Griffins or Spartans? A look into Westminster women's soccer

The women’s soccer team has a special ritual before every home game to get them fired up. Assistant coach Nic Duncan leads them in a chant, taken from “300,” that makes the players think of themselves “as gladiators" and the game as "war,” said Molumby.  Photos by Molly Arnold

The women’s soccer team has a special ritual before every home game to get them fired up. Assistant coach Nic Duncan leads them in a chant, taken from “300,” that makes the players think of themselves “as gladiators" and the game as "war,” said Molumby.  Photos by Molly Arnold

Westminster’s women’s soccer team begin their warm up in the locker room with a dance party, followed by the song “We Ready” and chant, “We must protect this ‘bous’ house.” After, they become serious, walk onto the field and begin the game.

“Who are we?” Nic Duncan, assistant coach, asks.

“GRIFFINS,” the girls yell back, a cheer they took from the movie “300.”

“We like to think of ourselves as gladiators, and this game is war,” said Megan Molumby, senior elementary education major and member of the soccer team.

This year is the first time Westminster has competed against DII NCAA teams. With a standing of three wins and four losses in the RMAC and a close game against Colorado School of Mines (the top team in the conference), the girls are happy with the season so far.

Korral Koehler, defensive player for the Griffins, keeps the ball away from a Regis player at their game on Sunday, Oct. 4. This is the first season the women’s soccer team has competed with other NCAA teams. 

Korral Koehler, defensive player for the Griffins, keeps the ball away from a Regis player at their game on Sunday, Oct. 4. This is the first season the women’s soccer team has competed with other NCAA teams. 

“We were predicted to get last in the whole conference,” said Maddie Lewis, junior neuroscience major and member of the team. “So, it was pretty cool that [the game against Mines] was so close.”

Their head coach, Tony LeBlanc, agrees and said he expects that the team will continue to compete well with all the other teams in the conference.

“We barely lost, and shouldn’t have lost, to the top team in the conference,” LeBlanc said. “It was a great game and it showed us where we were in this new transition.”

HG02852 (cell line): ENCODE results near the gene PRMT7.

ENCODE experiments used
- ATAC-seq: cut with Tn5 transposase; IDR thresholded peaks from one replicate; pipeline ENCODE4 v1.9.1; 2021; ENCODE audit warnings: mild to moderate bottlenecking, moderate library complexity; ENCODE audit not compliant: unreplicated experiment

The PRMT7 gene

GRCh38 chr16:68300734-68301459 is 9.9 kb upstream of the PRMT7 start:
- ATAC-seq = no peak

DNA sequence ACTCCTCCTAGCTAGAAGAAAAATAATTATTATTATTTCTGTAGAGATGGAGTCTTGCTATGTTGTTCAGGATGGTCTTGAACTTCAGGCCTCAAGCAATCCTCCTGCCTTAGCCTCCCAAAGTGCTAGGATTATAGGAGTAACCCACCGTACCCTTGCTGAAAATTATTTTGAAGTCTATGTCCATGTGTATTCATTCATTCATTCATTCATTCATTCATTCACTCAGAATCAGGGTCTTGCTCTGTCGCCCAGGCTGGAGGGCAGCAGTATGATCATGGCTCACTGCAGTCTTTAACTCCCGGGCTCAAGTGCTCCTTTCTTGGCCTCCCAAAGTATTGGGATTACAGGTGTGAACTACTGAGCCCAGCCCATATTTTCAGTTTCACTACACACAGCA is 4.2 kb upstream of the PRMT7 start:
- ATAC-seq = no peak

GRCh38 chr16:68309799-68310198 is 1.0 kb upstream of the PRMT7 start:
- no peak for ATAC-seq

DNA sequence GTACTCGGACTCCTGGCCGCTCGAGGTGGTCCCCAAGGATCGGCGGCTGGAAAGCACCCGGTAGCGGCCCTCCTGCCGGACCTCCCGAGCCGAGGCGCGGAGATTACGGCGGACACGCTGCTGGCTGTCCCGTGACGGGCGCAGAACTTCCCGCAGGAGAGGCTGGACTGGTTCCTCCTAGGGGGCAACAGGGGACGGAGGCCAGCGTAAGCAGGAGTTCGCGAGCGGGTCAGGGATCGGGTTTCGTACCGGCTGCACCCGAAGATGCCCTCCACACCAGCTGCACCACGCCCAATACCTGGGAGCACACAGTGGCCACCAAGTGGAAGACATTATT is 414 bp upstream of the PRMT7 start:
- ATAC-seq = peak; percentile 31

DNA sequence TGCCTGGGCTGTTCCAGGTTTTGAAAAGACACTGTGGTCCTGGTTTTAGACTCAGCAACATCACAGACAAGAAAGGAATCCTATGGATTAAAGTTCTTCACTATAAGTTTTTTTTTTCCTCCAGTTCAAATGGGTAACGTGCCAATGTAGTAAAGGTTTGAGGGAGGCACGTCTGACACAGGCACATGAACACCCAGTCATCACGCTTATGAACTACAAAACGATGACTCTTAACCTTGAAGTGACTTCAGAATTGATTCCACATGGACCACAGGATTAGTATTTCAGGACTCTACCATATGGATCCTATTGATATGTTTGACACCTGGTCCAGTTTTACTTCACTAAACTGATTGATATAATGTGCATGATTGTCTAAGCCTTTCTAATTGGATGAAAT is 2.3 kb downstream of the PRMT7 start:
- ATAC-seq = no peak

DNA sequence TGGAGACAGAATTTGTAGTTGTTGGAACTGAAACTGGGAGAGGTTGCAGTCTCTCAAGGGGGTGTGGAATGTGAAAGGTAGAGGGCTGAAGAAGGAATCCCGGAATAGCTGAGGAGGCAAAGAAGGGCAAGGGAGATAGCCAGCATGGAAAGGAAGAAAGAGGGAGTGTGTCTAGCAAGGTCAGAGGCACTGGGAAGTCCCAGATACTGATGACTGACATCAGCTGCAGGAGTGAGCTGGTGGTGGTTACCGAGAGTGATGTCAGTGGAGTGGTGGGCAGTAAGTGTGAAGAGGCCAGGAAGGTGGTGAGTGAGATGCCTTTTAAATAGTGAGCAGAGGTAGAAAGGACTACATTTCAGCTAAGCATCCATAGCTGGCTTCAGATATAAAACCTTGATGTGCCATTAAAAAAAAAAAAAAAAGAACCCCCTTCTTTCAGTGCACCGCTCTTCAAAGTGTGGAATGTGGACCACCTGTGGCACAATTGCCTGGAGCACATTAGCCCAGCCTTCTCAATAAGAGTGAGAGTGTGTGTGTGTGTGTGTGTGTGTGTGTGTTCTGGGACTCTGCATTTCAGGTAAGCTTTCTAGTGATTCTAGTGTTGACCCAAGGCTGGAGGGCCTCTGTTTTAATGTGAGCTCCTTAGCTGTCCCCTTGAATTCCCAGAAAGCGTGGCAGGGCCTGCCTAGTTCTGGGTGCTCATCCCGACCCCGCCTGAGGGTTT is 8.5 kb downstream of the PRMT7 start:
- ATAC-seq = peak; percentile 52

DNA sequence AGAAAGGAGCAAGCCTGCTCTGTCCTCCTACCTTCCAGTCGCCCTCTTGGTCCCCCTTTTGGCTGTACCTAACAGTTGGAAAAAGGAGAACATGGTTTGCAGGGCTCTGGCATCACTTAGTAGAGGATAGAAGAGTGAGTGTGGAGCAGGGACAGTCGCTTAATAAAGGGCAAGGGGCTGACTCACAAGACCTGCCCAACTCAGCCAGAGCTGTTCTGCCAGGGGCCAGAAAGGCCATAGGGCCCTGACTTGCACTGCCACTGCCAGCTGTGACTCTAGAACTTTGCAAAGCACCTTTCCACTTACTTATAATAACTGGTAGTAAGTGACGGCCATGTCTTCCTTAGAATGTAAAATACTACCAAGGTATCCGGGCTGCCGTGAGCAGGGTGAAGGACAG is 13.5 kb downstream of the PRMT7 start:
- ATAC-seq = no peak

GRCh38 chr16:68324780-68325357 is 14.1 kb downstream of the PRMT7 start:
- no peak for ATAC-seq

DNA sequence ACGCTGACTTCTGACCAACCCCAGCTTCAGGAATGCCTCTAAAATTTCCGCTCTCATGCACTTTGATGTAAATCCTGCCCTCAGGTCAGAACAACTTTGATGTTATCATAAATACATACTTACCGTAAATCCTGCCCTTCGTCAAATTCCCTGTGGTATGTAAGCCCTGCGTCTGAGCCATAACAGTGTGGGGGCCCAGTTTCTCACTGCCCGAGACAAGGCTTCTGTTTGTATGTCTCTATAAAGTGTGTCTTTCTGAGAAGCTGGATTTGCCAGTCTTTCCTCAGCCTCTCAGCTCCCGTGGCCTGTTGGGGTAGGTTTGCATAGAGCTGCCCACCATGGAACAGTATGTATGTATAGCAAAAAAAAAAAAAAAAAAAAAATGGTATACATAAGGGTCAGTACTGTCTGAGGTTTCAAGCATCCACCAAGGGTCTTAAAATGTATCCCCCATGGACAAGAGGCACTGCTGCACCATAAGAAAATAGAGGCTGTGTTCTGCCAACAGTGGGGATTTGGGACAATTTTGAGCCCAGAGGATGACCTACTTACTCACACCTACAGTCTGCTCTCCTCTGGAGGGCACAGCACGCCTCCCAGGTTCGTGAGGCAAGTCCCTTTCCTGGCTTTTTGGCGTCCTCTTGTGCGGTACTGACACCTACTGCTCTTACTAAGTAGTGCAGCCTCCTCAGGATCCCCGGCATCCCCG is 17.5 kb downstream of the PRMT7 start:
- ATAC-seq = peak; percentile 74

The game against Mines ended with Griffins 0 and Mines 1. Team members agree that it was a good game but know that there is a tough road ahead.

“We will probably finish toward the middle of the conference,” said Abi Yanke, senior accounting major and goalie for the soccer team. “We are new and don’t have much experience with these bigger teams.”

Although the girls are doing well, they have to abide by NCAA rules, which means they cannot compete for a national title for another two seasons. This rule makes it hard for the team to find motivation, however, they get it through the closeness of the team and encouraging each other.

“It’s been a season of getting together and motivating ourselves,” said Molumby. “We can’t have that actual trophy to show our win.”

Coach LeBlanc and the women on the team agree that they are closer than ever this year.

Megan Molumby, defensive player for the Griffins, defends her home field against Regis on Sunday, Oct. 4. The Griffins played three games over the week of Sept. 27–Oct. 4 and finished with two wins and one loss. 

Megan Molumby, defensive player for the Griffins, defends her home field against Regis on Sunday, Oct. 4. The Griffins played three games over the week of Sept. 27Oct. 4 and finished with two wins and one loss. 

“[Our team] is literally just a party,” Molumby said. “We are all truly friends. If you put us in a room, it’ll be a party. You don’t even have to play music—we will make our own.”

Many members think of the team as a family.

“I think our closeness will help when the tough games come, because we are like a family and it feels like we have each other’s backs,” LeBlanc said.

The team has two more games at home on Friday, Oct. 23 and Sunday, Oct. 25, and said they would love the support of fellow classmates.


“We feed off people’s energies,” Molumby said. “So, whether you show up with your face painted or just screaming… it’s going to be a better game when you’re hyped.”

Watch the Griffins's pre-game ritual here: